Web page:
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COVID-19: Working with Third-Party Service Providers and Their Personnel for a Safer Reopening

Date: 12 May 2020
U.S. Labor, Employment and Workplace Safety Alert
By: Leann M. Walsh, Kathleen D. Parker, Lindsay Sampson Bishop, Margaret N. Rosenfeld, Elizabeth A. Thomsen

As states start to lift or relax restrictive measures implemented at the outset of the COVID-19 pandemic, many businesses are preparing to reopen in some capacity. As highlighted in K&L Gates’ recently published Reopening Checklist, much thought and care must be given to the implementation of safety measures for employees. For many businesses, this means taking steps to ensure third-party service providers and their personnel are not putting the company’s employees or, where applicable, a company’s customers at risk. Many businesses have already implemented state-of-the-art COVID-19 focused safety measures, policies, protocols, and training programs that they can continue or modify as restrictions are lifted.

The same may not be true, however, for the smaller third-party service providers with which businesses do business. Third-party service providers may supply personnel who are interacting with company employees or customers at a company’s worksite, at the third-party service provider’s worksite, at another third-party worksite, or in a public space. Below we describe the guidance issued by the U.S. Department of Occupational Safety and Health Administration (OSHA) on preparing workplaces for COVID-19 (the OSHA COVID-19 Guidance)1 as it applies to third-party service providers. We also provide some thoughts on reviewing contractual arrangements with third-party service providers to ensure appropriate compliance with worker health and safety laws.

OSHA COVID-19 Guidance on Third-Party Service Providers: Operational Considerations and Preemptive Mapping of Third-Party Service Providers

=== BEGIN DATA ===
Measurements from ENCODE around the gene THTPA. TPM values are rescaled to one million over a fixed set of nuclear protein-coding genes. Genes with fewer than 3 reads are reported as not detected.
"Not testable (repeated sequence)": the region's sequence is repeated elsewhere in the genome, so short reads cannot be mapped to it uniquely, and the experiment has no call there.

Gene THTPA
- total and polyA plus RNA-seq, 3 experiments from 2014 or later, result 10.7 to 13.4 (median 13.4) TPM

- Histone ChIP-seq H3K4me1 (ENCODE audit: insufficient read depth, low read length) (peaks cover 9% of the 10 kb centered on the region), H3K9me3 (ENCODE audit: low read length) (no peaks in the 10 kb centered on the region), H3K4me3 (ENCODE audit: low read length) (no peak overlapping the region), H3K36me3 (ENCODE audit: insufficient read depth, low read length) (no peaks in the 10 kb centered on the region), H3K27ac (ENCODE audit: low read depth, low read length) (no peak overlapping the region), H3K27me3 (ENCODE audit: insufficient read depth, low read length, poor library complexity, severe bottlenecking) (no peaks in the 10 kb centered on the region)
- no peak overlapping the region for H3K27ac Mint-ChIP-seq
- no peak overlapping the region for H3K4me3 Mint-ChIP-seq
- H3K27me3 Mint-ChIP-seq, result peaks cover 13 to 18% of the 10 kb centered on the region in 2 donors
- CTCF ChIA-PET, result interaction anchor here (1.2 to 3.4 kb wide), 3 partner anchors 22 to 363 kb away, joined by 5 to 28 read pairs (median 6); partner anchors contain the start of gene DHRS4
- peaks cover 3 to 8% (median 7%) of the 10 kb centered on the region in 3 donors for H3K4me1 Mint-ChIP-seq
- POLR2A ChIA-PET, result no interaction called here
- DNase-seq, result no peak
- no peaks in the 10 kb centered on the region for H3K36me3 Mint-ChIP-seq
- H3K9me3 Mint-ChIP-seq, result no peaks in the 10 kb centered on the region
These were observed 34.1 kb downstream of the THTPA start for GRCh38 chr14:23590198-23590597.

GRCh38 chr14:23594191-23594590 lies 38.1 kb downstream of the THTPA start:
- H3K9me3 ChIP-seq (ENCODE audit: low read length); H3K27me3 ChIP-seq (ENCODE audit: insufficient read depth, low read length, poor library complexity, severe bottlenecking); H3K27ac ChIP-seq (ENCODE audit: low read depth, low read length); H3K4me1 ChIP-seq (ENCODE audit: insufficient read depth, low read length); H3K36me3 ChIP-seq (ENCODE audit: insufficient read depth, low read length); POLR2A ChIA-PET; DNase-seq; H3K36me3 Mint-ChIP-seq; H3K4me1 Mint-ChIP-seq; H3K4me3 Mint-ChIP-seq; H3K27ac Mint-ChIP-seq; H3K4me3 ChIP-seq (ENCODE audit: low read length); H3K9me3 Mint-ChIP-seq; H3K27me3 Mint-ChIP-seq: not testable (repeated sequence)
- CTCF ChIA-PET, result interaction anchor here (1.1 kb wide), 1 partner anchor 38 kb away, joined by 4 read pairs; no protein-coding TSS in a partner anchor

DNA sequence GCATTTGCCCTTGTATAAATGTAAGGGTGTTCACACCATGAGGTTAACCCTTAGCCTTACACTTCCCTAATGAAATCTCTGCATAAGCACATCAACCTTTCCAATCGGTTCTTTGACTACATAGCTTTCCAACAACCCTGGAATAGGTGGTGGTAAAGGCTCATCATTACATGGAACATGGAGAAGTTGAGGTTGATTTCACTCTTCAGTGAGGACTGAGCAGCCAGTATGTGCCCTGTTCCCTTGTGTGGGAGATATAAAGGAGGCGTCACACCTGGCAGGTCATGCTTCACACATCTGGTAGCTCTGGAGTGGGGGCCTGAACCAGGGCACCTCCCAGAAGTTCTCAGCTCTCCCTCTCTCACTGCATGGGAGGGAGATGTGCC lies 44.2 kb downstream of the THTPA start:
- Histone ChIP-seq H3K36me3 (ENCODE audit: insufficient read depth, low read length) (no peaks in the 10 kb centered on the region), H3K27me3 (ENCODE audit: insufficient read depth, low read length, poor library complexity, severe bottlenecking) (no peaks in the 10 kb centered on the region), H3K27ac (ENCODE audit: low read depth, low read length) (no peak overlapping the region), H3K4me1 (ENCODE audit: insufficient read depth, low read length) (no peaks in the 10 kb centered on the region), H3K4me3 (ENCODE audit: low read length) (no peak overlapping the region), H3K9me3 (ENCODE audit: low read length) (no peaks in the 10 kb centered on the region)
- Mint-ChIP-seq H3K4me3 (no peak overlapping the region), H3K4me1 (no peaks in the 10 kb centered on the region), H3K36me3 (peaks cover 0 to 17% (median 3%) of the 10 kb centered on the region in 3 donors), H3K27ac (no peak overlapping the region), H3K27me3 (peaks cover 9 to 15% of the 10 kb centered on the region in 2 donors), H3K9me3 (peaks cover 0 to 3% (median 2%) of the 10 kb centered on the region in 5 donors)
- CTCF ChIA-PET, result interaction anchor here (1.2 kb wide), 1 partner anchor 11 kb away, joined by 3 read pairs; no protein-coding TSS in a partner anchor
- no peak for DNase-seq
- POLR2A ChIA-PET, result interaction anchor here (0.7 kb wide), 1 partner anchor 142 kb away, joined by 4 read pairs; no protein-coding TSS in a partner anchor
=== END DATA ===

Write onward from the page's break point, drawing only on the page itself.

The OSHA COVID-19 Guidance is designed to be a planning resource to help businesses identify risk levels in their workplaces related to potential COVID-19 spread and determine appropriate control measures to put in place to mitigate that risk. It is not a standard or regulation, and it does not replace any existing obligations covered by OSHA standards or the Occupational Health and Safety Act.

With respect to third-party service providers, the OSHA COVID-19 Guidance encourages businesses to “[t]alk with companies that provide your business with contract or temporary employees about the importance of sick employees staying home and encourage them to develop non-punitive leave policies.”2 Operationally, this means that a business should engage in an active dialog regarding COVID-19 workplace safety and health measures with their third-party service providers. In general, this means that businesses should consider informing their third-party service providers of updated guidance issued by OSHA, the Centers for Disease Control, local health authorities, and other entities and encouraging third-party service providers to follow all applicable guidance and best practices. Businesses may even consider inquiring about the measures that third-party service providers are taking regarding COVID-19. For example businesses can inquire regarding third-party service provider protocols for temperature testing, symptom screening, and social distancing. However, businesses must remain mindful of not overstepping legal boundaries in these discussions, which could cause joint employment or independent contractor misclassification concerns.

Businesses should also ask their own employees to alert them if their employees observe third-party providers’ personnel violating applicable workplace safety and health laws, government guidelines, or company policies. For example, employees should report if third-party service provider personnel are violating social distancing, hand washing, or face covering mandates. Businesses should also consider updating policies and notices to establish clear reporting mechanisms and procedures that are appropriate for the business’ size, workforce, and other individual circumstances. By doing so, businesses can emphasize that harassment and retaliation, including for raising safety concerns, will not be tolerated, and employees should use the established reporting mechanism if there are issues. Managers, executives, and any other designated person receiving those reports should have a clear protocol to follow for handling such reports. Such a protocol could include reminding the third-party provider’s personnel and third-party provider of any of the business’ COVID-19 health and safety policies that apply to third-party provider personnel at the business’ worksite.